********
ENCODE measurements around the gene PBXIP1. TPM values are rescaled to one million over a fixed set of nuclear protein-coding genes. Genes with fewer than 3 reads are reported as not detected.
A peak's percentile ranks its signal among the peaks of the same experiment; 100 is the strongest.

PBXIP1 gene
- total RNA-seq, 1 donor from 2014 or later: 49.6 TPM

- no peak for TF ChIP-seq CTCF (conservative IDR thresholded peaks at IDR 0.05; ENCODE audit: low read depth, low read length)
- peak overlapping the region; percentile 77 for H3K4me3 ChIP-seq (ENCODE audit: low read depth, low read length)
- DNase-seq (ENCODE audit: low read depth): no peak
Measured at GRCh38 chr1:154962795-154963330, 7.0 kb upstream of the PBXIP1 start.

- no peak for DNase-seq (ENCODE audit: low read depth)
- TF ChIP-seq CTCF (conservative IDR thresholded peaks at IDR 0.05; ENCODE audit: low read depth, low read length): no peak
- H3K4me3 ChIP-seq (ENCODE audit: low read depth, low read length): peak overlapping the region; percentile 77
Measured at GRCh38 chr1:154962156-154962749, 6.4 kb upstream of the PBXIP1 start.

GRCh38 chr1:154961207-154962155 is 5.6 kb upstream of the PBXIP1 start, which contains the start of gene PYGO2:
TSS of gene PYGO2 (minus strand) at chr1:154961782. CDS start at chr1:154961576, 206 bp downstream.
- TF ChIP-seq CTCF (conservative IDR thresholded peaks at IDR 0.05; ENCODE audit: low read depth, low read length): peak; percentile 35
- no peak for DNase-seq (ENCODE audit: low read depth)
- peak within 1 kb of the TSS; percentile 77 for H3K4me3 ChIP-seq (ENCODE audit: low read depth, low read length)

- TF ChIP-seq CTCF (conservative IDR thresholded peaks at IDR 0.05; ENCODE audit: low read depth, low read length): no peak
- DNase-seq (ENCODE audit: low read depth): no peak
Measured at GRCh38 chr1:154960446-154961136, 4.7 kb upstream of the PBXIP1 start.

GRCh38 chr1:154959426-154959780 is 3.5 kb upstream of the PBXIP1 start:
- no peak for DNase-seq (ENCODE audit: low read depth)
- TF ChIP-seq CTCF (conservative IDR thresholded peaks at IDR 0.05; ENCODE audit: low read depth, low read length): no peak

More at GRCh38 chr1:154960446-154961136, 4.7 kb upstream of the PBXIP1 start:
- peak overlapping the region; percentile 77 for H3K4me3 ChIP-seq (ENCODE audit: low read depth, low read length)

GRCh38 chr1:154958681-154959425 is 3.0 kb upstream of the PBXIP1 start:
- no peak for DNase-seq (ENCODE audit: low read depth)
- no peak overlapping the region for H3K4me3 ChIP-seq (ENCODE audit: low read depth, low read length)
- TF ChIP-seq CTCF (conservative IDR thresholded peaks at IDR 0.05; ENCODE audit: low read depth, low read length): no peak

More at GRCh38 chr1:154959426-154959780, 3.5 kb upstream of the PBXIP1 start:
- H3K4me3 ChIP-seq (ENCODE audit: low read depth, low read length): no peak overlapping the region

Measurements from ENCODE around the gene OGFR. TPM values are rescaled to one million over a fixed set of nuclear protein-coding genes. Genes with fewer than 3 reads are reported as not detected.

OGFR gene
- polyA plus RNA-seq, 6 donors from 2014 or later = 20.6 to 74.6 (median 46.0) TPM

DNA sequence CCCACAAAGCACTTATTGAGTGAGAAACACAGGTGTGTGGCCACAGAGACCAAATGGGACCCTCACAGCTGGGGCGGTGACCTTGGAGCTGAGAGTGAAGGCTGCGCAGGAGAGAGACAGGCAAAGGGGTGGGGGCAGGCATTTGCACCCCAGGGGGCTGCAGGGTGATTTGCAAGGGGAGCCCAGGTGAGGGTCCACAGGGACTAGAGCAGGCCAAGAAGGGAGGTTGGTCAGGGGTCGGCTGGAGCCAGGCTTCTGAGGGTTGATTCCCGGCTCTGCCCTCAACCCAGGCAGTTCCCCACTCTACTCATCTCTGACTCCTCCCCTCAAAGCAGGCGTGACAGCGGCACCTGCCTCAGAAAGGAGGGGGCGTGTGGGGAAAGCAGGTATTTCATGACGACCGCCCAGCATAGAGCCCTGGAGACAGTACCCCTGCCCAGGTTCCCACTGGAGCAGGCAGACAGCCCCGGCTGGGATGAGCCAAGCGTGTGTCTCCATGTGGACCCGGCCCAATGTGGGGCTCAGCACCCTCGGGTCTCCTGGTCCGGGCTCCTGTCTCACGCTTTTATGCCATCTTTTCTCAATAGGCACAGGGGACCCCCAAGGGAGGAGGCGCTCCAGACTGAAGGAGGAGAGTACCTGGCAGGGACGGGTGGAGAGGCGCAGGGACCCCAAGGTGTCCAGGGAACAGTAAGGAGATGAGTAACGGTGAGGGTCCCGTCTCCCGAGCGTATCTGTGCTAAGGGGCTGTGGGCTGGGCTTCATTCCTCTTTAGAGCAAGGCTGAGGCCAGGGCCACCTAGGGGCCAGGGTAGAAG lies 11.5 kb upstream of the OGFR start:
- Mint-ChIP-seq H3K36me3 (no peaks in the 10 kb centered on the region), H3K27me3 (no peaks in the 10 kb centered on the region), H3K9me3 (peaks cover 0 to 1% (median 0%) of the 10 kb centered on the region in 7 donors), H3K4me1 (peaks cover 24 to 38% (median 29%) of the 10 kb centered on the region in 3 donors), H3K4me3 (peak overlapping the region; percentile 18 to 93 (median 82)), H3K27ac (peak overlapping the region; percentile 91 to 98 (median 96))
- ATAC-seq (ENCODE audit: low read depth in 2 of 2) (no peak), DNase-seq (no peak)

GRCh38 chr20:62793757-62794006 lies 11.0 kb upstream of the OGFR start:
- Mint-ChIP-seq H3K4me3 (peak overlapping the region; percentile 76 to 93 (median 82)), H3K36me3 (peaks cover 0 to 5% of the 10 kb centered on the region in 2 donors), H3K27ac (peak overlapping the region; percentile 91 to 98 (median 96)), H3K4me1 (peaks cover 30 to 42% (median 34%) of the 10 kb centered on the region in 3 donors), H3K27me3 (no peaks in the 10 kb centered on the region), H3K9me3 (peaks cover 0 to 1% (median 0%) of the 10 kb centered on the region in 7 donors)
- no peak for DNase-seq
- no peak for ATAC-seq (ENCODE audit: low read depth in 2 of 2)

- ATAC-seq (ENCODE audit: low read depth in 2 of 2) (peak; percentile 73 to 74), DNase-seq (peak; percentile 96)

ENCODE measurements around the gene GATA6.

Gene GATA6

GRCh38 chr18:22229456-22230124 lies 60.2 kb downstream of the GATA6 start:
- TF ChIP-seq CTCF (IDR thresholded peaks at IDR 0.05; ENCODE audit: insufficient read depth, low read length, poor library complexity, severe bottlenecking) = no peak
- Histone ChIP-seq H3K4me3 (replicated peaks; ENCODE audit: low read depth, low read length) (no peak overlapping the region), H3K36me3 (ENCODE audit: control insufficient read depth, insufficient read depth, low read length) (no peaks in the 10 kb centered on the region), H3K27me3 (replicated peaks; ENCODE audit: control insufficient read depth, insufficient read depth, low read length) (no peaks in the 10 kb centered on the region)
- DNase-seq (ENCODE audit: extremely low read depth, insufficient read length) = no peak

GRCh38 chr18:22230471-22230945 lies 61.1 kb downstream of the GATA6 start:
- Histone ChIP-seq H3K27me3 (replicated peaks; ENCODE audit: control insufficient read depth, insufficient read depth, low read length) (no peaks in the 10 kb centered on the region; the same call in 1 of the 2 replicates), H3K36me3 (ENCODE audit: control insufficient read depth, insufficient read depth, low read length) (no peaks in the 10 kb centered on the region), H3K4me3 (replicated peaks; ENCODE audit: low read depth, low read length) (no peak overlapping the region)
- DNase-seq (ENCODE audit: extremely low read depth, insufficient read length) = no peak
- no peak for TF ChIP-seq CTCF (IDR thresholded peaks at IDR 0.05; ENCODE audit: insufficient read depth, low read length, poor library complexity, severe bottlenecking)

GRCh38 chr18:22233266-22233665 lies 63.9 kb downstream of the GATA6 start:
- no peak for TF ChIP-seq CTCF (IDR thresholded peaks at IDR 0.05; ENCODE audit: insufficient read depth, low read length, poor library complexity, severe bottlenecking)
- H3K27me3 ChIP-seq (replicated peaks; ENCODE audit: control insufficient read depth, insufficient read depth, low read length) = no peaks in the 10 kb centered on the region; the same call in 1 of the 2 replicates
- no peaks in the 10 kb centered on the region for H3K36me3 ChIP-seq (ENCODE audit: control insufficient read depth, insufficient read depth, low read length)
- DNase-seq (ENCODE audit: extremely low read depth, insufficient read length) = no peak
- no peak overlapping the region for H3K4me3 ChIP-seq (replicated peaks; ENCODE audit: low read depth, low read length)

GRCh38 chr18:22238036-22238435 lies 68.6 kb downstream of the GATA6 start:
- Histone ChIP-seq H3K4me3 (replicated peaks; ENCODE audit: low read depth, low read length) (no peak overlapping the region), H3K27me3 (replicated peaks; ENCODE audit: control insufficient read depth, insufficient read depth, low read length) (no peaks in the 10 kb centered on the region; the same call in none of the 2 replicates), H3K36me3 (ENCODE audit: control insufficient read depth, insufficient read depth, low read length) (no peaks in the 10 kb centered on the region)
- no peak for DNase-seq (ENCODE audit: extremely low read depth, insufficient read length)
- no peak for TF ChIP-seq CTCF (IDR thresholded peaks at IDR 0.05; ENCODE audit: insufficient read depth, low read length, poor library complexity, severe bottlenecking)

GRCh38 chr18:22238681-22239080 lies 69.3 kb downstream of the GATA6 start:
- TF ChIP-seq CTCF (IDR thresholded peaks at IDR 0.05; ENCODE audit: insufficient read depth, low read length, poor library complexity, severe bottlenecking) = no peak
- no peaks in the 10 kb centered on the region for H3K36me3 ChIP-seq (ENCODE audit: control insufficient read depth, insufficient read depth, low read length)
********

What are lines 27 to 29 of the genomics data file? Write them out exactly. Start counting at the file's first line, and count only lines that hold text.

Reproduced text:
- no peak for DNase-seq (ENCODE audit: low read depth)
- no peak overlapping the region for H3K4me3 ChIP-seq (ENCODE audit: low read depth, low read length)
- TF ChIP-seq CTCF (conservative IDR thresholded peaks at IDR 0.05; ENCODE audit: low read depth, low read length): no peak